This fall our congregation is hosting a series on mental health. Although it is seldom remarked, the wide set of issues we might categorize under mental health profoundly impact congregational life. It is in fact impossible to over-state the impact--mental health issues intersect with worship attendance patterns, ebb and flow of volunteerism, family life, spiritual vitality, and more.
When we sat down and attempted to enumerate the topics we hoped to cover, we realized the complexity not only of the individual subjects to study, but also the complexity of their inter-relating. We have a habit of categorizing mental health issues, giving them labels--bipolar, borderline, dementia, anxiety, addiction--in order to fit them into manageable categories.
This is not an altogether bad habit. Sometimes it is helpful to be able to name or diagnose something. It becomes more manageable or treatable.
On the other hand, inventorizing mental health issues can have the effect of stigmatizing particular conditions. It also focuses mental health on the individual, as if mental health were solely about the mind of a particular individual.
Looked at in wider perspective, we know this isn't true. Mental health is not an isolated, individualistic item. It's situated within family systems. It's developmentally and situationally fluid. It exists along a spectrum, and one specific mental health diagnosis often overlaps with others.
So as we have planned the course, sometimes we anticipate learning about a specific mental health diagnosis. In other instances, we plan to bring in experts who can talk about our relationship to mental health in our family life and in our own lives.
A big part of mental health is knowing how to respond to mental health issues when they come up in our lives, or in the lives of others. What should we do? How should we respond?
It is our hope to also host a "mental health in my life" panel. Although I spend a good amount of time talking to parishioners about mental health and the way it impacts their ability to participate in the church, I've rarely been part of a conversation where people shared openly how their mental health impacted their ability to worship or attend church.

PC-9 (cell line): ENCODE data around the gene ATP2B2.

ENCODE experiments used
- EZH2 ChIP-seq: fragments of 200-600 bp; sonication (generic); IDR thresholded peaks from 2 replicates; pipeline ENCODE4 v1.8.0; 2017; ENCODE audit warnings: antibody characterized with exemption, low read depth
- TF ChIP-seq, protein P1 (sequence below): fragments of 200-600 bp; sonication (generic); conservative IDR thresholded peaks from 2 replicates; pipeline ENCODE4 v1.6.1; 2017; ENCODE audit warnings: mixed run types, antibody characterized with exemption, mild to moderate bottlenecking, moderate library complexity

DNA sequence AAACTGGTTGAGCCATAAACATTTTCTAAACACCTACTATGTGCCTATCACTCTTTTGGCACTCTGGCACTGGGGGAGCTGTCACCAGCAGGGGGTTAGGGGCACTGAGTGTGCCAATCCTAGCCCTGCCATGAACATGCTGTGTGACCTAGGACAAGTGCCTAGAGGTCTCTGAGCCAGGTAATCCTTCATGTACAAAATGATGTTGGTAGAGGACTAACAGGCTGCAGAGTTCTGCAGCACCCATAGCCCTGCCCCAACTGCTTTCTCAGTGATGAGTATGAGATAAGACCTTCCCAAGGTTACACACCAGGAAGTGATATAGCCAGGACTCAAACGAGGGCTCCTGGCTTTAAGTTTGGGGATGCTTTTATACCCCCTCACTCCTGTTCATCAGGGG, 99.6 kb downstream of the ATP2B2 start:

Similarly, although we know to cook casseroles for somebody who has lost a loved one, or throw a shower for a new baby, we don't alway know what to do when we learn someone is struggling with depression or anxiety. So a big part of the church and mental health is learning best practices for our collective and individual response.
Finally, although we are constantly unmasking stigmas that need exposing, the stigma of mental health is especially intractable. Everyone knows to go to the hospital if they break their leg. Not everyone knows how to talk openly and without judgment about mental health issues.
Part of this has to do with the close proximity between mental health and selfhood. How we are emotionally, how our brains function, often feels more impactful on our identity than say, our left femur. Put a cast on your broken leg, you're still you. Start taking prescriptions for bipolar, and you have some questions about who the new you is in light of your medication and persona.
This is where theology comes into play. There is something about the shalom of God's coming kingdom that should have salvific, hope-filled good news not just for those who are hungry, or physically sick, but also those who are finding ways to live with a mental health diagnosis.
The church can and should do better at being precisely the place where mental health is nurtured, and when mental health is a struggle, a safe place in which to navigate such struggle.
One last thing: sometimes the church cultivates a sense of grace that lacks boundaries. Unfortunately, this doesn't work very well with some mental health challenges. I'm thinking here of borderline personality disorder in particular. So part of the work of the church, if it is to host a rich theological formation around freedom in Christ and a true understanding of grace, is to learn habits that set the church free to stop walking on egg shells and keep appropriate boundaries precisely for the sake of the gospel, not as anti-thesis to it.
As I've been writing this post, I have been realizing all the ways I as a pastor need to think better, and more clearly, about mental health and faith. I have some doubts even about what I've written here. I feel a bit like a neophyte. So I invite readers into this conversation, and I especially invite your recommendations on best blogs and books and tools so we can all think together as wisely as possible about mental health in the church--for the good of the church and the health of our minds.